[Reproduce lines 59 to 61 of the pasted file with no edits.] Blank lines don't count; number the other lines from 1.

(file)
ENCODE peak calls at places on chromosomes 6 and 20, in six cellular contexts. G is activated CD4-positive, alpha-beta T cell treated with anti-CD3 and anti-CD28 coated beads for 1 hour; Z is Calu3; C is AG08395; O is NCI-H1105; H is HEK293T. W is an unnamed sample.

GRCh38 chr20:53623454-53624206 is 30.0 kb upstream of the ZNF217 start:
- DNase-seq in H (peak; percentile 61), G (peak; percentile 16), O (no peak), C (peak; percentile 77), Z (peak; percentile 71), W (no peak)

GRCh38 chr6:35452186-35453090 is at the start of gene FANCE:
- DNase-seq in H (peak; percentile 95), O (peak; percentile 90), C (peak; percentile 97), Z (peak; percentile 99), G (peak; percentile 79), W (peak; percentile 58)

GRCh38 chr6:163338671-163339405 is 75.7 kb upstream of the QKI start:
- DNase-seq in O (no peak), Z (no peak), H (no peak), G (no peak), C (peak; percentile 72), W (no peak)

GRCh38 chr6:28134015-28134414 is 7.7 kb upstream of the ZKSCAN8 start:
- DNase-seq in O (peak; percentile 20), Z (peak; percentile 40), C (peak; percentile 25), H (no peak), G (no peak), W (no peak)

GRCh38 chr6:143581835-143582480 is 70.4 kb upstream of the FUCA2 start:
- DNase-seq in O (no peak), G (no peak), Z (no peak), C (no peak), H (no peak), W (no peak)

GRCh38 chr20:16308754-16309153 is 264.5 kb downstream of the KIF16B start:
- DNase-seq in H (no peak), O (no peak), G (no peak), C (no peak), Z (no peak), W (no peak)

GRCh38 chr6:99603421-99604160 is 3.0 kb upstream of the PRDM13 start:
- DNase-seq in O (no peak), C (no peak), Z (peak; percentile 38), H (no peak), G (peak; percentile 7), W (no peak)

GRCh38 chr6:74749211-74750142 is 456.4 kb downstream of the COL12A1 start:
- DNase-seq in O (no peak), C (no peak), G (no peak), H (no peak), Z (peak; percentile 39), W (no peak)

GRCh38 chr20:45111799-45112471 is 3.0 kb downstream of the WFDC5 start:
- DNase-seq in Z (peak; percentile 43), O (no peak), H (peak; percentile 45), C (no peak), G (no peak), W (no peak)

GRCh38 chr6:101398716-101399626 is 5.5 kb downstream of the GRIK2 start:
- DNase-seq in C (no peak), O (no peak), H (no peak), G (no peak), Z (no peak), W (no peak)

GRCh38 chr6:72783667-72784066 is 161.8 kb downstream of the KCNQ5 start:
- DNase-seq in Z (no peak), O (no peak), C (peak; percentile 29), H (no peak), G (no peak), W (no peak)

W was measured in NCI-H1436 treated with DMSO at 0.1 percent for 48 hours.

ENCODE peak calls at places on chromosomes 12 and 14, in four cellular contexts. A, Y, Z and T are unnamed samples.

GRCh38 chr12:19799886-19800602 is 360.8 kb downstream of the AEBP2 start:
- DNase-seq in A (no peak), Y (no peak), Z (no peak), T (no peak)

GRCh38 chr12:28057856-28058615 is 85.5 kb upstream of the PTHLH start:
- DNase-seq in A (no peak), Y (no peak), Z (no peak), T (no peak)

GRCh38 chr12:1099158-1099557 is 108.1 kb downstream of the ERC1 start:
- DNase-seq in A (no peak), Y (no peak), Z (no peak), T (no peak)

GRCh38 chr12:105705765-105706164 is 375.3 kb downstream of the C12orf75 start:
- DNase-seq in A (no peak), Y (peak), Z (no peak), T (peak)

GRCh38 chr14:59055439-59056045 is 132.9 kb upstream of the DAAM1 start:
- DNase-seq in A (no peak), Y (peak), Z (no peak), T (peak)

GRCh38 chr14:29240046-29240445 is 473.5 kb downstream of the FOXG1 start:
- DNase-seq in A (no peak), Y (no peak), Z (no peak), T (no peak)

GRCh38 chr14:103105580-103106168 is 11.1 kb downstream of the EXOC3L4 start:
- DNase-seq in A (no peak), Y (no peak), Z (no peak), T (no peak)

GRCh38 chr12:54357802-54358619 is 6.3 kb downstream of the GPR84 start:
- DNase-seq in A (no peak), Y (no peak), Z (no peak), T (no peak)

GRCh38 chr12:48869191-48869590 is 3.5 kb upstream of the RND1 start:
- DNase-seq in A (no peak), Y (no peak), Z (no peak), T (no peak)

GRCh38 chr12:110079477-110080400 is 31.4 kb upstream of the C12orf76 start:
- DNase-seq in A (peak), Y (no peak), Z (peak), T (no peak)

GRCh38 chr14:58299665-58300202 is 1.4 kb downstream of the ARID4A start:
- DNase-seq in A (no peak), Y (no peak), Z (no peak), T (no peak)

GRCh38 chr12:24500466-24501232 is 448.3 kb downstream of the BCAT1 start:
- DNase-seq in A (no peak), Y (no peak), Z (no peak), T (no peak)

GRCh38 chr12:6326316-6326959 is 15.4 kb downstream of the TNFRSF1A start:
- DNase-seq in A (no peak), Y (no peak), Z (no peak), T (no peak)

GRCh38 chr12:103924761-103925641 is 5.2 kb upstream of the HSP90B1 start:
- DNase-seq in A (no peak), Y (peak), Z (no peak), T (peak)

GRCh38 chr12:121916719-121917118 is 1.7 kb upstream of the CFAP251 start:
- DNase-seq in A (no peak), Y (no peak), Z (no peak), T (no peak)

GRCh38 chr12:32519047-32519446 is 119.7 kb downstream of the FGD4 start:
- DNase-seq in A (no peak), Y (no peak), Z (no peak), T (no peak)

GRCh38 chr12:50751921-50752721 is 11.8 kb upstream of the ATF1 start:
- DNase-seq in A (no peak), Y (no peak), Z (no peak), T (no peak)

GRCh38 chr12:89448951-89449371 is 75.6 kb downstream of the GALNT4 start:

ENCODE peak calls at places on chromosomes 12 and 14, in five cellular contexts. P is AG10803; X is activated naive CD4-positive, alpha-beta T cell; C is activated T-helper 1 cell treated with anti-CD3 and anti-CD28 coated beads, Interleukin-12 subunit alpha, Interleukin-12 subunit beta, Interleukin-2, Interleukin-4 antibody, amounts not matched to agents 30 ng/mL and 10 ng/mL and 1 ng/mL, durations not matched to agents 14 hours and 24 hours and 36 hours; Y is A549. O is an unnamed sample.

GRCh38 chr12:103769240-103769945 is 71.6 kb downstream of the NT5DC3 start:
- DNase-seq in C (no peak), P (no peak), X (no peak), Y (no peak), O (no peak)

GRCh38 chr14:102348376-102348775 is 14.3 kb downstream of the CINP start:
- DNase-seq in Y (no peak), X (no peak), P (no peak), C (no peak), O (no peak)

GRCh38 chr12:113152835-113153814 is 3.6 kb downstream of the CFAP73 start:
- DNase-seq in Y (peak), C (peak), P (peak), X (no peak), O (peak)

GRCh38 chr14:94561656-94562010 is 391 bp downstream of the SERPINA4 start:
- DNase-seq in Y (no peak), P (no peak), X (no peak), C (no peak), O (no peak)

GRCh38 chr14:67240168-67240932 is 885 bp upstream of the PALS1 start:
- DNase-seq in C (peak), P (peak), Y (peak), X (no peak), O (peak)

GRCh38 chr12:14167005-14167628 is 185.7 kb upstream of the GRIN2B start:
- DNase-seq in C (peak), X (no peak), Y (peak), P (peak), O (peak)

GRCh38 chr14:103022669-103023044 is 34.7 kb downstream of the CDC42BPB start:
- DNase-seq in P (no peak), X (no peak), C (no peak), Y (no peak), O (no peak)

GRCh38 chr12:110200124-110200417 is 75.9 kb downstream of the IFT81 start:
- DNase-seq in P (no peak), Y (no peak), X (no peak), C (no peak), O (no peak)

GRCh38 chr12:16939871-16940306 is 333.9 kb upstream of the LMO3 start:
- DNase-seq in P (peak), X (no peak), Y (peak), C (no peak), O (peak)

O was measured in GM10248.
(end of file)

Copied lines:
- DNase-seq in A (no peak), Y (no peak), Z (no peak), T (no peak)

GRCh38 chr12:89448951-89449371 is 75.6 kb downstream of the GALNT4 start:

ENCODE peak calls at places on chromosomes 12 and 14, in five cellular contexts. P is AG10803; X is activated naive CD4-positive, alpha-beta T cell; C is activated T-helper 1 cell treated with anti-CD3 and anti-CD28 coated beads, Interleukin-12 subunit alpha, Interleukin-12 subunit beta, Interleukin-2, Interleukin-4 antibody, amounts not matched to agents 30 ng/mL and 10 ng/mL and 1 ng/mL, durations not matched to agents 14 hours and 24 hours and 36 hours; Y is A549. O is an unnamed sample.